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Many contractors choose to take advantages of methods to increase take-home pay and reduce the amount of tax paid on income. One such method which gained attention for a period of time was through offshore tax avoidance schemes. These were tempting, but a risky alternative for limited company directors to take home up to 95% of their income.
An offshore tax avoidance scheme is a structure which is set up for the sole purpose of reducing income tax and increasing pay by taking advantage of loopholes in the rules.
Offshore tax schemes were presented as a tempting way to save money, with returns as high as 80% plus, but are they really worth the risk?
If you live and work in the UK then it's necessary that you pay UK taxes. There really is no legal way of avoiding UK taxes. If you pay into an offshore tax scheme, it's inevitable that HMRC will catch up with you.
This doesn't mean you shouldn't seek to operate in the most tax-efficient way possible. The most tax-efficient way of working in the UK is through your own limited company.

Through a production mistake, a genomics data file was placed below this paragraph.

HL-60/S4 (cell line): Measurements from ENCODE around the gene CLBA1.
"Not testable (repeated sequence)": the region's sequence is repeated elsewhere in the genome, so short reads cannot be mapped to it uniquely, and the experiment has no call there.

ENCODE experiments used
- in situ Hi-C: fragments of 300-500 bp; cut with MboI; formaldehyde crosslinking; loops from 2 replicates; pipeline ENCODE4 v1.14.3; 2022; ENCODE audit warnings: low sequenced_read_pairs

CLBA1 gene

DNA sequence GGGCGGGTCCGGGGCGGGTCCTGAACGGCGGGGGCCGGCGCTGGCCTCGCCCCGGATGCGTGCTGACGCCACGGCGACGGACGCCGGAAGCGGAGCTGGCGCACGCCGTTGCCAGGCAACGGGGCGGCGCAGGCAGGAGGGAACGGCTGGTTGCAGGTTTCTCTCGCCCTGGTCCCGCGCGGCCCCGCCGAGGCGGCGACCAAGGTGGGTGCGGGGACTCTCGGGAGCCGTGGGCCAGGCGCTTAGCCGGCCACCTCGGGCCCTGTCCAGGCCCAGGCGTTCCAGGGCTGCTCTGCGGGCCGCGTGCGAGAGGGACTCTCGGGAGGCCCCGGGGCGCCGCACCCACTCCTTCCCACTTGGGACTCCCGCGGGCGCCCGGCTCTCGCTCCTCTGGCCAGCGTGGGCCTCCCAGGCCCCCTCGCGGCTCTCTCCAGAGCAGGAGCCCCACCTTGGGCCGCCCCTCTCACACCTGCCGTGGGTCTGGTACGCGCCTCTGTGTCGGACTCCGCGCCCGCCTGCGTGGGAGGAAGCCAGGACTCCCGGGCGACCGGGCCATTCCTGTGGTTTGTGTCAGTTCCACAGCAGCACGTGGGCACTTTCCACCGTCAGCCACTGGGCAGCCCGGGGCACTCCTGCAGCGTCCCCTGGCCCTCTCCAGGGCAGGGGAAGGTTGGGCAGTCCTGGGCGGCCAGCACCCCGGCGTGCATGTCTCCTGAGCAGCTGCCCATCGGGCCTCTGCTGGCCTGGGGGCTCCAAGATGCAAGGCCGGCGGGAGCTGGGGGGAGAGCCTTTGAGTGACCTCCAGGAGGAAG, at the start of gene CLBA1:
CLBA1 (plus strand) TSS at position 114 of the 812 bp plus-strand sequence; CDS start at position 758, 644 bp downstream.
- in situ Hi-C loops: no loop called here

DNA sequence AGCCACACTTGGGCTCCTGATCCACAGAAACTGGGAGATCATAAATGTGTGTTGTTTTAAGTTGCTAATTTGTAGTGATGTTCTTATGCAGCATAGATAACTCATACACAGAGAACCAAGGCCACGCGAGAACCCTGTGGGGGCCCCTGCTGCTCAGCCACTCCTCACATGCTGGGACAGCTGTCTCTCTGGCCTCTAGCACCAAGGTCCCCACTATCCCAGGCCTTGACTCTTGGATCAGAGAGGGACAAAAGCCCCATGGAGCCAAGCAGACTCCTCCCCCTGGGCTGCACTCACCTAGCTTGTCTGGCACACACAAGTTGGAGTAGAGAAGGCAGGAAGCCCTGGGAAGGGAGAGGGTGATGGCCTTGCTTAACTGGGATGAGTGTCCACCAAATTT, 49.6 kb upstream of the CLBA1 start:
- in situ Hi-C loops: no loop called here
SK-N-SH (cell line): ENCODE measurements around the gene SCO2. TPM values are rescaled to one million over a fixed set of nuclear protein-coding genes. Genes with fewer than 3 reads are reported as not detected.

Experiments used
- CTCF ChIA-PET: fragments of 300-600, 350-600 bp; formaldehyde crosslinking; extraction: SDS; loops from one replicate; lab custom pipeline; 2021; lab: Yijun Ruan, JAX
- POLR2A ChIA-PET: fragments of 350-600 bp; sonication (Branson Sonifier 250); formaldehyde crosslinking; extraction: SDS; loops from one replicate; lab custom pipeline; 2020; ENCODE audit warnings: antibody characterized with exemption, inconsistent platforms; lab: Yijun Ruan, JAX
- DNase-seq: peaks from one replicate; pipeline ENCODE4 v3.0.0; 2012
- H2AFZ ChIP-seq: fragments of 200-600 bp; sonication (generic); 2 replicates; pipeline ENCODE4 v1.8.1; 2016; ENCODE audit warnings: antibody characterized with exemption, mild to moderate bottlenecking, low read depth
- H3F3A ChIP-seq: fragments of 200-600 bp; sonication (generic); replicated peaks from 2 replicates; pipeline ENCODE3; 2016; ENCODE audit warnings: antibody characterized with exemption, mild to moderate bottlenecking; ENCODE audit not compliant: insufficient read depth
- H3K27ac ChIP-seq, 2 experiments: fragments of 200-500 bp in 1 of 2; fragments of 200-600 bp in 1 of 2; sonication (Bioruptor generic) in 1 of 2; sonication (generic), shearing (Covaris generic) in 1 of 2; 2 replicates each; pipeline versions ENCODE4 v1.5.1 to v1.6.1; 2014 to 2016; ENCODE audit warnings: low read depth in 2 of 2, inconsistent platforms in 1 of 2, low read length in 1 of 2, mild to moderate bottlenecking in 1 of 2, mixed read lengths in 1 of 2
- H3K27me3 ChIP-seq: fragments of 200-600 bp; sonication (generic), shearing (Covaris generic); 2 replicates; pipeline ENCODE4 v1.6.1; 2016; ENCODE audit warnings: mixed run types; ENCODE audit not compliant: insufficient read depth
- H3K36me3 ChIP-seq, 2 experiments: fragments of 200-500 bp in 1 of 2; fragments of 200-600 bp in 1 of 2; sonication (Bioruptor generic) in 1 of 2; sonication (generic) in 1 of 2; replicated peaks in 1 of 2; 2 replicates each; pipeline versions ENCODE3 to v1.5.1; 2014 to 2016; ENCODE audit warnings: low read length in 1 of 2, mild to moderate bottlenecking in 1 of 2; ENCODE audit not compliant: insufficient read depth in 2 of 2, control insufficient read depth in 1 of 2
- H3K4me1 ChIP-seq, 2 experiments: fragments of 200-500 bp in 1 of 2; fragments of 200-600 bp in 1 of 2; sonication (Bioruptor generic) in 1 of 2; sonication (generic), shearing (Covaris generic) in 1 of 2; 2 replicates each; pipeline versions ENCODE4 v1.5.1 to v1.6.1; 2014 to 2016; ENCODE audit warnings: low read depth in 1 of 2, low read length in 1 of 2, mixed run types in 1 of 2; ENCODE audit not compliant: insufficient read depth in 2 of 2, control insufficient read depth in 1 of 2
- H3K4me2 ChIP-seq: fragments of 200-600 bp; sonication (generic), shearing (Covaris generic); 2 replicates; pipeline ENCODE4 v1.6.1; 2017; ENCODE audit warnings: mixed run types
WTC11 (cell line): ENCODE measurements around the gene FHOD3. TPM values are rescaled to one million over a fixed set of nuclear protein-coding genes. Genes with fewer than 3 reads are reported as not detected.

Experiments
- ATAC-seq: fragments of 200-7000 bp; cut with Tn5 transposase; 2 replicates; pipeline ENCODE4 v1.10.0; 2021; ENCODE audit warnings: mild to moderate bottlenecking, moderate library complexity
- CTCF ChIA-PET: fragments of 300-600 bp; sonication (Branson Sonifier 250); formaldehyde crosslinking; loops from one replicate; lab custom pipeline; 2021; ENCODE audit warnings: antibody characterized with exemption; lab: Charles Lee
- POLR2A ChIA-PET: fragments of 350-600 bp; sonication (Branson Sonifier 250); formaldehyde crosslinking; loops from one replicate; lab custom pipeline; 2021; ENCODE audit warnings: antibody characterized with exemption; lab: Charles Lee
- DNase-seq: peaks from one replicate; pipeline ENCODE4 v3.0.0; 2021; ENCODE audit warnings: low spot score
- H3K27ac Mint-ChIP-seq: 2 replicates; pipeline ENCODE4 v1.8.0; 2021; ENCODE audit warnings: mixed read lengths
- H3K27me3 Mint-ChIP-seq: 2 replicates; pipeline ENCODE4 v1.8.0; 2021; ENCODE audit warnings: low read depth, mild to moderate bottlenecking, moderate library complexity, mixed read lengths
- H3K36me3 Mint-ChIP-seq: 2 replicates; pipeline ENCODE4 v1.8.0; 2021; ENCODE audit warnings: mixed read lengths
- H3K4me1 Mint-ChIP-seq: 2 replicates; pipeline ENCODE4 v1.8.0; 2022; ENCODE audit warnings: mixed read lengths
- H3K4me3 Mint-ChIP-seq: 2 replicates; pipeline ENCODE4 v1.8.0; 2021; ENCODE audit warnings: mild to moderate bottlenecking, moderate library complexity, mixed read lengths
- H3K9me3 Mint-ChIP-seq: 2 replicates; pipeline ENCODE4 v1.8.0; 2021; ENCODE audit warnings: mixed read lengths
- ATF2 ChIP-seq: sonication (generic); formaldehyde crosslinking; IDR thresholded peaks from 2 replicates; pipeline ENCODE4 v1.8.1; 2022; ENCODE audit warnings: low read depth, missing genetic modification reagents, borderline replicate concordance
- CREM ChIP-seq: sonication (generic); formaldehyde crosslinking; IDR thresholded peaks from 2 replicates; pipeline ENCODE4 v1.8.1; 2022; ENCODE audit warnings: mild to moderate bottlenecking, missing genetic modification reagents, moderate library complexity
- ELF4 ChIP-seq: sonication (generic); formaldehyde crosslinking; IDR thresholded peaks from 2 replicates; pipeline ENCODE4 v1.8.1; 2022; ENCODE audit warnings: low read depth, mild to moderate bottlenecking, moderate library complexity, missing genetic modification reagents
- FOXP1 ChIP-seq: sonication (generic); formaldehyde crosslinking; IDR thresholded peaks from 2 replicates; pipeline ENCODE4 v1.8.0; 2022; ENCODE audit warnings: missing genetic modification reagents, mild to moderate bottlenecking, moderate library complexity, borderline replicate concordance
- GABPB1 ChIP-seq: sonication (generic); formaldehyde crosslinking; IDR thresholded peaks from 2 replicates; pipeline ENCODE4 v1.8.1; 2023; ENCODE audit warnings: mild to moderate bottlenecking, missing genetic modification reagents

You should be cautious of companies who promote unrealistically high returns - all UK accountants are bound by the same government regulations and tax laws. Therefore, on the whole, providing they know what they are doing, your take-home pay from one firm to another should be roughly the same.
Of course, it is best to seek an accountant with specialist knowledge and experience in supporting contractors. Your local accountant may provide excellent advice to local shop owners, tradespeople and SME’s on industrial estates but contractors needs and ways of working are unique. It, therefore, makes sense to appoint a firm that specialises in the contractor market.
If you have once used or are thinking of using an offshore tax scheme as a way of avoiding UK tax, carry on reading.
On Thursday 28 January 2010, the Royal Court of Justice ruled the retrospective effect of BN66 is not unlawful.
This means that HMRC can now go back in time and retrospectively apply a piece of tax legislation which will affect thousands of contractors who either once used or are still using an offshore scheme as a way to avoid paying UK taxes.
HMRC can now go back as far as 1987 (which is when BN66 was imposed), so even if a contractor used a scheme in 1987 for one day or one year, they may now have to pay both fines and backdated taxes.
This news further supports the fact that contractors should think very carefully before using offshore schemes as a way of avoiding paying UK taxes.
If you traded through your own legitimate UK limited company your returns would typically be 75% - 80%. To find out more about how you could benefit when you work through your own limited company, get in touch.
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